At What Point Does Personalization Stop Paying?

R2integrated CEO Matt Goddard has a specific definition of personalization: “The most relevant message to a customer at a given time.” He’s happy to deliver on it for clients ranging from Hershey to Mastercard to the University of Michigan. To a point. Goddard has a belief about personalization that he says is not shared by many other agencies, or considered by many clients. His credo is that doing personalization correctly—acquiring the data, doing the analytics, executing all the creative iterations—is a pricey game to play and that it should be shut down at a point where investment exceeds return.

“Say you’re a big IT company and you’ve invested in customer lifecycle marketing and gotten trial and purchase and want customers to renew,” Goddard explains. “You’re gathering information on them from the website and the call center and are trying to map issues they have with the product. You cut them into 10 segments and create tutorials to address them, but at what point does all that work, all that creative energy…at what point in time does the return on all that investment start to wane?”

Goddard (left) and his management team is working on what he calls a “Google-like equation” to help marketers determine when it’s time to shut the personalization engine down. Actually, they’re working on two different equations, one for high-consideration and another for low-consideration products, because it’s also his belief that the return on personalization varies greatly by vertical. The equation must be different for a candy bar company, his thinking goes, than it is for a machine tool company.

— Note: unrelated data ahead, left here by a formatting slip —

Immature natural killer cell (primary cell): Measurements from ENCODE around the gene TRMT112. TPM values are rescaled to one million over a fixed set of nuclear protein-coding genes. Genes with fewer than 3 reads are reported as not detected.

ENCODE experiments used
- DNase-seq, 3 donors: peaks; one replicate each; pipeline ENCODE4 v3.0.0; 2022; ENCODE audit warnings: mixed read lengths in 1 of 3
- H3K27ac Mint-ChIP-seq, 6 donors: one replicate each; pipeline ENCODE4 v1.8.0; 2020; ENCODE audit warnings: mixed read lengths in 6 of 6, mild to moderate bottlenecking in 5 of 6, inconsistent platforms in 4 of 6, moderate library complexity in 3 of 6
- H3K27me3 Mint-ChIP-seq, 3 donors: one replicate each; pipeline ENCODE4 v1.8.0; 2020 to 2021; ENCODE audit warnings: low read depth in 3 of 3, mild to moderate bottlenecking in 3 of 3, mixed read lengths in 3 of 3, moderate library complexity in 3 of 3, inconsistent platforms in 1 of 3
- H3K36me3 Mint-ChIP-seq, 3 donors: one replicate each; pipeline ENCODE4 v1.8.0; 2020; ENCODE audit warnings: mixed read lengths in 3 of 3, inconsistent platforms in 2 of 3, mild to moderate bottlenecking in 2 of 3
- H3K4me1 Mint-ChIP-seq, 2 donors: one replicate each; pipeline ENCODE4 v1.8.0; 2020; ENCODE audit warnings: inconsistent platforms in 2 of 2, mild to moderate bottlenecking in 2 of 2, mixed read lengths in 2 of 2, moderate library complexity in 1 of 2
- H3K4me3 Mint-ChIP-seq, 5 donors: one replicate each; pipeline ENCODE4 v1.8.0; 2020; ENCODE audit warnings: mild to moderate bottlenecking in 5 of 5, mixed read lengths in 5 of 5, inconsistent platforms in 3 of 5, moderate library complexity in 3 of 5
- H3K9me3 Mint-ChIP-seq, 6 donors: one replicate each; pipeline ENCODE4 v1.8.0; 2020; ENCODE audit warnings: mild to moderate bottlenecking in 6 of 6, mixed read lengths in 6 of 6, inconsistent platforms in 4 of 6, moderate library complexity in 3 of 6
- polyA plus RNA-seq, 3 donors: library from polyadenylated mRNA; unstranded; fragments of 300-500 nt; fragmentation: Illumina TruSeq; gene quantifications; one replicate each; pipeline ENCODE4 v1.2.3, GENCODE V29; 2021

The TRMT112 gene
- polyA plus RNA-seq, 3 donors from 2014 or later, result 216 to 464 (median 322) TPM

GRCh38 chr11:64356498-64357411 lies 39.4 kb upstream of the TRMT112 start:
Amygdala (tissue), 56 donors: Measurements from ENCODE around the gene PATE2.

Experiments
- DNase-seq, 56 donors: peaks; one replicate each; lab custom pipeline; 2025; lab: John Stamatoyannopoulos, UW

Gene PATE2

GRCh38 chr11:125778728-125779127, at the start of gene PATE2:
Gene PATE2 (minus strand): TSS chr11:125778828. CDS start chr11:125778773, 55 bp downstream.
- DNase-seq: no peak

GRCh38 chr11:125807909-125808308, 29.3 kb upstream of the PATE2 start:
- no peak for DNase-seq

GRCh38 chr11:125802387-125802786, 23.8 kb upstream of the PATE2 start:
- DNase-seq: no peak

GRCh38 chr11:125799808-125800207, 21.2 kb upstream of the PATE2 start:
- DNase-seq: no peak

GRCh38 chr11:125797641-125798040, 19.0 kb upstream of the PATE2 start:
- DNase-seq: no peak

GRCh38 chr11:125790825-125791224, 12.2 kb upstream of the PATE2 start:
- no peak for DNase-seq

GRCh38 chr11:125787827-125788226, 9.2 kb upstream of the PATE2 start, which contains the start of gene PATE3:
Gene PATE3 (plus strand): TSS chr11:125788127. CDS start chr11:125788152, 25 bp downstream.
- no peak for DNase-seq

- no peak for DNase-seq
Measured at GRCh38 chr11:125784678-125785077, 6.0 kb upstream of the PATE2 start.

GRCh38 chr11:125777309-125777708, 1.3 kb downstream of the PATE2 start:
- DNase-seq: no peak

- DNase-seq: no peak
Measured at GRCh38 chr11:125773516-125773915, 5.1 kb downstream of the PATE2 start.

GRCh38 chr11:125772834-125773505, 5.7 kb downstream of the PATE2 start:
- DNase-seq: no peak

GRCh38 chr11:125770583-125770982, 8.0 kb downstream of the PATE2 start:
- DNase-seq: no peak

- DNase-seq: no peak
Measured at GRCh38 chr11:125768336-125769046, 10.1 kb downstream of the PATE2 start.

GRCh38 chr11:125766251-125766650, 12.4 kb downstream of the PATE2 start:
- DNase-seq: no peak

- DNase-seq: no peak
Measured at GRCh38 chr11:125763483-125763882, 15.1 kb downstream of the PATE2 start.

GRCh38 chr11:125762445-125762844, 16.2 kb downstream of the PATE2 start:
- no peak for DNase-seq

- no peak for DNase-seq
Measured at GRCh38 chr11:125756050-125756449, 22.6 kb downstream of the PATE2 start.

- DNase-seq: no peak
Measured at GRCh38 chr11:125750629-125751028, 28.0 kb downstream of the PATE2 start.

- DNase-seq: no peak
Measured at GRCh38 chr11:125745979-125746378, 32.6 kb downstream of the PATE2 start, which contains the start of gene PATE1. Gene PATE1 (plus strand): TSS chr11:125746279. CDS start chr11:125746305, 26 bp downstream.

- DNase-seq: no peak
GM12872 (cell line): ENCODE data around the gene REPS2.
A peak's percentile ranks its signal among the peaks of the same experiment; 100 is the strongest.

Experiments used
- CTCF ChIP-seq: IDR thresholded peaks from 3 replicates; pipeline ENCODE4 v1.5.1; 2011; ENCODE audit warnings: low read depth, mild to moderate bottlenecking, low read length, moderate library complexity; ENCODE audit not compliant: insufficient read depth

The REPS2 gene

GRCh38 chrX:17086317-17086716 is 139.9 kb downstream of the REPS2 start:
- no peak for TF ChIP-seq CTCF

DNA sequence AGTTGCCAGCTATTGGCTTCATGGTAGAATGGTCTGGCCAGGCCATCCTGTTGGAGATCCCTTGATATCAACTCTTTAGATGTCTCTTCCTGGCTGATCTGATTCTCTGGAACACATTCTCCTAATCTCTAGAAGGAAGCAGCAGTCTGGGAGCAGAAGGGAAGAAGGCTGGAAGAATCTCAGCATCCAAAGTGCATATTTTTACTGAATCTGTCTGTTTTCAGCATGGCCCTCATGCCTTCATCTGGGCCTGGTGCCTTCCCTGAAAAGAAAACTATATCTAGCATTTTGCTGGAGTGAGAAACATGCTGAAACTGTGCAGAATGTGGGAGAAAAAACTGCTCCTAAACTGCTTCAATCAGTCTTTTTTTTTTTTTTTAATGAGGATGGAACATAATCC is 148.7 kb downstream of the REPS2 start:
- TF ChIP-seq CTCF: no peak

“E-coms are great at personalization, but even Amazon, which is often considered the best, needs to address this issue,” Goddard says. “Because Amazon sells a mix of considered and unconsidered products, they can’t necessarily use the others-who-bought-this-also-bought-this strategy for everything. Maybe if we looked at it, we’d find Zappos or Nordstrom.com are returning a higher ROI.”

Central to Goddard’s conviction is that all marketers and all agencies owe it to themselves and each other to have a formula in place to determine when to stop wasting resources and shut down certain functions on their costly data-driven machines. For one of its clients in higher education, R2i executed a complex content “wireframe” of where each prospective student persona intersected to make maximum use of creative. The client went the agency one better, deciding its budget could only handle a single landing page, that R2i then equipped with multiple personalization points.

“In an ideal world,” Goddard says, “we could get this to the point where we have customer data, upload behavior, do an API call, and put this on a dashboard running in real time so that a marketer can make the call that, once the sixth piece of creative is done, the ROI starts petering out.”

Call it the Personalization Petering Principle, but it’s a long way off. Goddard predicts it could be years before R2i’s equations have been perfected.

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